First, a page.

The Kazdin Method for Parenting the Defiant Child by Alan E. Kazdin

I’ll be the first to say that I don’t think Lucy is a particularly defiant child. However, toddlerhood is a trying time for any child, so I figured why not pick up a few tips from the experts on naughty behavior? I can use all the help I can get!

Kazdin’s method consists almost completely of positive reinforcement. In his study, he has found that behavior is most consistently changed through “catching the child being good” and offering praise and rewards (as opposed to punishment). The basic idea is nothing new, but Kazdin is quite specific about how to praise, how to create the reward system, and when (if ever) to use punishment. He stresses that you don’t need to implement these systems forever, just long enough to make the behavior habitual. He likens it to an adult wanting to create a habit of exercise — it might be hard to begin, but once exercise becomes a regular habit, it feels more strange to *not* do it.

One of the most helpful concepts he describes is identifying the “positive opposite” of the negative behavior so that you can set up the expectation of what you’d like to see. So, for example, instead of your goal being “Lucy won’t hit Rosie,” you focus on something like, “Lucy will touch Rosie gently.” I found this idea really helpful for us, especially since Lucy seems to misbehave (and hurt her sister) mainly to get attention. One of our trouble-times was going for a walk in the “double stroller”:/news/2008/sisters-on-their-way/. Lately, at the beginning of the walk I say to Lucy, “I really liked how you gave Rosie nice, gentle pats on the arm on our last walk. I’m going to be watching to see if you can treat her with gentleness and love again on this walk.” Then, during the walk, I’ll stop a few times and praise Lucy for her behavior. “Lucy, I noticed that you had you’ve been sitting peacefully next to Rosie and tell her about the cars on the street. That is really kind and loving! Good job.”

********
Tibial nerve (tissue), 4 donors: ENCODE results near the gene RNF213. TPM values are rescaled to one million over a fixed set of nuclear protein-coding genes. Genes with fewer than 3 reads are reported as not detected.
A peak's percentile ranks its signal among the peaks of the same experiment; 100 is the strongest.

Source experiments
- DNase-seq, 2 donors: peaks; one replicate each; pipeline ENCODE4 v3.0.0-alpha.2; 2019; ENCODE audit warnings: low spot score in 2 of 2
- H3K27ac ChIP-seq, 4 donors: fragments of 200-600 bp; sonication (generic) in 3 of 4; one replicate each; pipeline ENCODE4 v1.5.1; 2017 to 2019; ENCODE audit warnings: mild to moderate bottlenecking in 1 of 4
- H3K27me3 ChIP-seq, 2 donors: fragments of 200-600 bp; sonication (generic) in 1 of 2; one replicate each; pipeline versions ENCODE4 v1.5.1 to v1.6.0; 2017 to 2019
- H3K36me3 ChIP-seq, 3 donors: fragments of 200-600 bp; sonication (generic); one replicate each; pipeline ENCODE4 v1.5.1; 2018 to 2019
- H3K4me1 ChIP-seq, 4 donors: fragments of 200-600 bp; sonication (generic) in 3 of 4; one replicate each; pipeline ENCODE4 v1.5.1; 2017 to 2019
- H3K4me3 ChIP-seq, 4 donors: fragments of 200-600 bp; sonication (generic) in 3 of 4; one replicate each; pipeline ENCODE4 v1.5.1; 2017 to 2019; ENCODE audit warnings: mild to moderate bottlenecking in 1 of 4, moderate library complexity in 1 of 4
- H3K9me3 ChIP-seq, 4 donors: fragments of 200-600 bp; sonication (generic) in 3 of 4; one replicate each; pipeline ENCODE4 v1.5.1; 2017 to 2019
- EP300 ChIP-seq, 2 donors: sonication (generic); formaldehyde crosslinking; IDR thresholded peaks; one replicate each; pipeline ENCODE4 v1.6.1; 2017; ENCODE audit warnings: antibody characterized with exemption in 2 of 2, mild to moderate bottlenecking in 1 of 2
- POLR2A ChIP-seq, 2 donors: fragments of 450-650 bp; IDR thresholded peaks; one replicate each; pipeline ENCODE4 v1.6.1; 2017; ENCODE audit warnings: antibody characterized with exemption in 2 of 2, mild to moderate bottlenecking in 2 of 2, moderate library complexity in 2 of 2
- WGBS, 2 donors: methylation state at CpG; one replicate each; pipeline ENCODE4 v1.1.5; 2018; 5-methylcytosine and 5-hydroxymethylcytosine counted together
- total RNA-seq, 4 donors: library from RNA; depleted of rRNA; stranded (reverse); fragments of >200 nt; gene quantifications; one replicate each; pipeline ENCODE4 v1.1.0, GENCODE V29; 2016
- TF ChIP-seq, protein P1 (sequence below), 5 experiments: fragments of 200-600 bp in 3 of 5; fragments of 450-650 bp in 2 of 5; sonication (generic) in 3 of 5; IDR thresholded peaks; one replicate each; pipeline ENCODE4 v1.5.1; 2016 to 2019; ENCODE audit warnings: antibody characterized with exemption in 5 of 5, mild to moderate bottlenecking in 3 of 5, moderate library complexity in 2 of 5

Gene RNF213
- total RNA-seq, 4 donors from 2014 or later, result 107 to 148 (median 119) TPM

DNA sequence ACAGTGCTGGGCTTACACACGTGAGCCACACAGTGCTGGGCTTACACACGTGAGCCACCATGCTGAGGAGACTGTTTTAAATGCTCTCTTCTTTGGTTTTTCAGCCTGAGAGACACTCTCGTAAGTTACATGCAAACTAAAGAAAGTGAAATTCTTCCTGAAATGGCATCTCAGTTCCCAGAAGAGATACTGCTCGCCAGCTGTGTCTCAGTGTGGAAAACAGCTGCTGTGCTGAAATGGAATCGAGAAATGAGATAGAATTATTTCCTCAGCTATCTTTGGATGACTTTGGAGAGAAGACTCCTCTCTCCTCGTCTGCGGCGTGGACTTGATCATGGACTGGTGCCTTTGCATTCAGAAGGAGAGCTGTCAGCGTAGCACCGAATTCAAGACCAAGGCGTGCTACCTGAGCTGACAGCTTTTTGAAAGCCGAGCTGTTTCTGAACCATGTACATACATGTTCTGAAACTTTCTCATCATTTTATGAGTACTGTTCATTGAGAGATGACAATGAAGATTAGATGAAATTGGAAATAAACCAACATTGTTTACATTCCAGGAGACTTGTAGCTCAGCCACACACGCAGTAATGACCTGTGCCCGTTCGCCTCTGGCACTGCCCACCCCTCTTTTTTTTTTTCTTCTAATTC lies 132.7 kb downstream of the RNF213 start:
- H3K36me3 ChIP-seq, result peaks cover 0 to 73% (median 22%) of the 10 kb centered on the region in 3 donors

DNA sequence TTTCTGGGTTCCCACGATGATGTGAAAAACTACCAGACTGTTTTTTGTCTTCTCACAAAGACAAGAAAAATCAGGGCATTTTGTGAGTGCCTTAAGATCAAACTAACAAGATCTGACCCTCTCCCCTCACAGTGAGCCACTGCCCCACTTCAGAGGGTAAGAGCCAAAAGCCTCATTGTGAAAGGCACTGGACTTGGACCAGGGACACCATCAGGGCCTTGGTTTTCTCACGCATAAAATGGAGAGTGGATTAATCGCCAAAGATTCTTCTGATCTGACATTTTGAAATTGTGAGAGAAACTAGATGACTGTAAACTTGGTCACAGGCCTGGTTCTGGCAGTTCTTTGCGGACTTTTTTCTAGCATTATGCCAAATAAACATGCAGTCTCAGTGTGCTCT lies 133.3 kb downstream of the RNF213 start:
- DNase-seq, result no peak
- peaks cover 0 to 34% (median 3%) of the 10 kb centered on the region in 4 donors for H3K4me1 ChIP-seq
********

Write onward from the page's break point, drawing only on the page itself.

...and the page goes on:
I appreciate Kazdin’s clear instructions about specific praise, creating reward charts (one of the inspirations for our “sticker system”:/news/2008/the-sticker-system/), and enacting simulations of the desired behavior. He also has some pretty interesting thoughts about punishment, essentially saying that it doesn’t work on its own to actually change behavior — it will stop the behavior in the short term, but it doesn’t make the behavior less likely to occur in the future. Punishment, he says, instructs a child to _not_ do something, but doesn’t teach them what to do _instead_. His view of punishment is to keep it quite mild (not even raising your voice), keep it short (less than five minutes in a time out, no matter how old), give the punishment immediately after the infraction, and only use it in conjunction with lots of praise and positive reinforcement.

Strangely, Kazdin doesn’t address the toddler age group — the youngest children he describes are four years old — but the concepts are easily applicable to little ones. He does go on to describe how to use these ideas with older children and even teenagers (modifying the reward system to suit their desires). It’s a little hard for me to believe this would work with teenagers, but I’m not there yet, so who knows? I do have some other questions, like, “When and how do you stop the reward chart?” I assume it will become clear, and it might take a little longer for a toddler than an older child, but I do hope I’m not going to be giving out stickers for bedtime behavior when Lucy is in college.

I do have a more philosophical struggle, too. In many of my favorite child-rearing books I read, they encourage parents not to offer rewards for behavior, aiming instead to nurture a “self-disciplined” child — one who is able to make good choices because they want to do right, not just because they want to please their parents. In theory, I like this idea — wouldn’t it be great to raise daughters who can be trusted to make good decisions when they are out with their teenage friends? However, I am finding it really hard to live this out during the two-year-old-phase. Lucy just doesn’t have the maturity to have conversations about making good choices! She is much more “cavewoman” these days (to borrow from “Harvey Karp’s”:/news/2008/the-happiest-toddler-on-the-block-by-harvey-karp/ image), so I think I’ll have to just put the self-disciplined child idea on hold for a few years.